Canola oil is a popularly used oil that is marketed as a “heart-healthy oil”. However, in reality, canola oil is far from healthy. First of all, canola oil is not a natural, plant-derived oil. The term “canola” is a commercial name for the genetically modified version of the toxic rape plant. In other words, it is entirely manmade.
The canola plant was first created in a Canadian university lab by Dr. Baldur Steffanson for the company Calgene (now owned by Monsanto). The goal was to produce a less toxic version of rapeseed oil that would meet the standards and guidelines of the FDA to be used in mass production. Although Steffanson achieved this goal and synthesized the canola seed with lower levels of the toxic erucic acid, the long-term consumption of canola oil has been found to still have many toxic effects on the body.
The Toxic Effects of Canola Oil (and other Polyunsaturated Oils)
Despite conflicting information about whether or not canola oil is healthy, there is plenty of evidence that demonstrates the toxic effects of canola oil and other polyunsaturated fatty acid-rich oils.
Here are just a few…
Increased Oxidative Stress
As discussed in a recent blog post, oxidative stress is at the root of skin aging and disease. Oxidative stress occurs when there is an imbalance between free radicals and antioxidants produced by the body. Canola can contribute to oxidative stress in a few ways. First, the reactive chemical nature of the polyunsaturated fats are known to increase the rate of lipid peroxidation. Secondly, canola oil can deplete important antioxidants like vitamin E. These effects greatly contribute to the imbalance that is known as oxidative stress, which is implicated in skin aging, cancer, and more. 1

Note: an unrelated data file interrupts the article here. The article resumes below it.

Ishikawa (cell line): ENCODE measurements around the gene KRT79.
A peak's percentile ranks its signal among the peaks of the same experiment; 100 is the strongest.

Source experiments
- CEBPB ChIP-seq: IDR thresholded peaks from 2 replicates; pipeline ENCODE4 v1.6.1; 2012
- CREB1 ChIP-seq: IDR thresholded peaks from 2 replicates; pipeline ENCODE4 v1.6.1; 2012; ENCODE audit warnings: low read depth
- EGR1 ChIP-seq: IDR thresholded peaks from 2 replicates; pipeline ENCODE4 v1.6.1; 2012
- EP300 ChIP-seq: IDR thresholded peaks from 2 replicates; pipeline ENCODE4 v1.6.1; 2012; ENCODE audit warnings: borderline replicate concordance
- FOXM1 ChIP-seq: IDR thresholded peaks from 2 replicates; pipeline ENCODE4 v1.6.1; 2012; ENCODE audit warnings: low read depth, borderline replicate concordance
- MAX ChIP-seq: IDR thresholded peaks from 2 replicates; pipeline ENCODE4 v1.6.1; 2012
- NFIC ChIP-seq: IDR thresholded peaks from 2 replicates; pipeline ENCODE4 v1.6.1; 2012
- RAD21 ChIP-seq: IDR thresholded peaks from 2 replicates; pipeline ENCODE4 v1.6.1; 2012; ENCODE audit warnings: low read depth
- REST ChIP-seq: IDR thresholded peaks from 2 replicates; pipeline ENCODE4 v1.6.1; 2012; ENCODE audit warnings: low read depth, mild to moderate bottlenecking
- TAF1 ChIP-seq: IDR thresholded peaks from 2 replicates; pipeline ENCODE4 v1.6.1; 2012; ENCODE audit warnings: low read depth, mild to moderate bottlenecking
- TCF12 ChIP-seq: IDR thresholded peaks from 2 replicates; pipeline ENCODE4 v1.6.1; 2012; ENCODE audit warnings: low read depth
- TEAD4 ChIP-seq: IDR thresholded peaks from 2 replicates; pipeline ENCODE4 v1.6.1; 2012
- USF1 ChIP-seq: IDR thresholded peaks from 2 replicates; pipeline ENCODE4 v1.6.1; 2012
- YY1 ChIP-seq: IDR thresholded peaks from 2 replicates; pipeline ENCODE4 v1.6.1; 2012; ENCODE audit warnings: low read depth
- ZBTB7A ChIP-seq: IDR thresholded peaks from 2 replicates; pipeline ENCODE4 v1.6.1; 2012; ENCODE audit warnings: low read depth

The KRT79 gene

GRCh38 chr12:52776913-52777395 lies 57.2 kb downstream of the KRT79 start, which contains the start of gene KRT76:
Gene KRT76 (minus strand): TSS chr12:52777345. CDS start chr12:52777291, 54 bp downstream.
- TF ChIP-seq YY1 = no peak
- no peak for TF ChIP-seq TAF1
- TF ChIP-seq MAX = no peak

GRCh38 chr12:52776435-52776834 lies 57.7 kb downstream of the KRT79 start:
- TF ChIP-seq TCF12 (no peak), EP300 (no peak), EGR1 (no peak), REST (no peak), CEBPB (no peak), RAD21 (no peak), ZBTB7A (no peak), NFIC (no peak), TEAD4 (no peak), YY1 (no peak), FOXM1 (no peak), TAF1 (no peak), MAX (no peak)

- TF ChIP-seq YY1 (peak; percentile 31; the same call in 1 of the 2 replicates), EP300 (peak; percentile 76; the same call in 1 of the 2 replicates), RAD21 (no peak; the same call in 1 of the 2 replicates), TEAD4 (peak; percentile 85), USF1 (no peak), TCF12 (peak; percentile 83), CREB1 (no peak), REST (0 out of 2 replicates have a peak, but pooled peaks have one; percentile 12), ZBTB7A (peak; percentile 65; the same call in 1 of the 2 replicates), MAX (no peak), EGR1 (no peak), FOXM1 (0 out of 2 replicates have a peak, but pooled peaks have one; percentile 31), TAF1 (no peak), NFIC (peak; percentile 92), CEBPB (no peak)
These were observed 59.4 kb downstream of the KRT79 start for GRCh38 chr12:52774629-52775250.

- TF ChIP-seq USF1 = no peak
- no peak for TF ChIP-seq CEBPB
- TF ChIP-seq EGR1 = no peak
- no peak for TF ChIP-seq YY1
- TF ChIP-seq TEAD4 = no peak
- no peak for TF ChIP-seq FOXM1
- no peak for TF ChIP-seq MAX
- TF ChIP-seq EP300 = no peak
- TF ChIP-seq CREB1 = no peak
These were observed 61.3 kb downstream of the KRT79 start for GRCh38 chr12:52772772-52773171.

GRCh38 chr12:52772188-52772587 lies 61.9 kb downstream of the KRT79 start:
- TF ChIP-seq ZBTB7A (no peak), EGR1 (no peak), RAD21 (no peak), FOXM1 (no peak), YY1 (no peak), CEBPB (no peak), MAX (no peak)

Toxic Herbicides & Pesticides
Aside from being toxic on its own, the canola plants used to make canola oil are often routinely sprayed with herbicides and pesticides. These have been found to have numerous negative health effects. For example, exposure to herbicides and pesticides have been associated with dermatological, gastrointestinal, neurological, carcinogenic, respiratory, reproductive, and endocrine effects. 2
Makes Cells Rigid
Allergies & Asthma
Canola oil contains a high sulfur content, which can contribute to its volatility and susceptibility to becoming rancid. Consuming rancid oil triggers allergies by stimulating the production of histamines and other inflammatory immune cells that exacerbate allergies and conditions like asthma. 5
There are many toxic effects of canola oil that can increase the risk of cancer. For starters, canola oil increases both oxidative stress and inflammation, two major contributing factors to cancer. Studies have even found that the consumption of canola increases the chances of developing lung cancer. 6
Canola has been found to shorten the lifespan of animals. This is likely due to the increase of oxidative stress, impairment of cellular energy metabolism, and other toxic qualities. 7
The canola plant contains many toxic acids, such as erucic acid, arachidonic acid, and others known to impair digestion. These substances along with other plant toxins like lectins, phytates, and goitrogens are capable of inhibiting protein digestion by decreasing the secretion of HCL (stomach acid) and protein-digesting enzymes.
Special Considerations & Tips
Given the very apparent toxic nature of canola oil, we suggest avoiding its consumption at all costs. Because of the way canola is manufactured, when it goes rancid, it does not put off an odor or leave a bad taste in the mouth. However, because of its chemical structure, it is easily oxidized and most likely always rancid to some degree, especially if it is used to cook.
Keep in mind that even “health food stores” such as Whole Foods, or other markets will regularly use canola oil as their primary cooking and dressing oil. Be sure to read labels and ask if you are unsure. Instead of canola, we suggest sticking to non-toxic oils with a more stable structure. Good examples are saturated fat-rich oils like coconut oil, grass-fed butter, ghee, tallow, and extra virgin olive oil.
To learn more about the skin-damaging effects of oils like canola, and which fats/oils to avoid and use, be sure to read these earlier posts:
The Natural Path to Perfect Skin
30 PAGES FULL OF SKINCARE SECRETS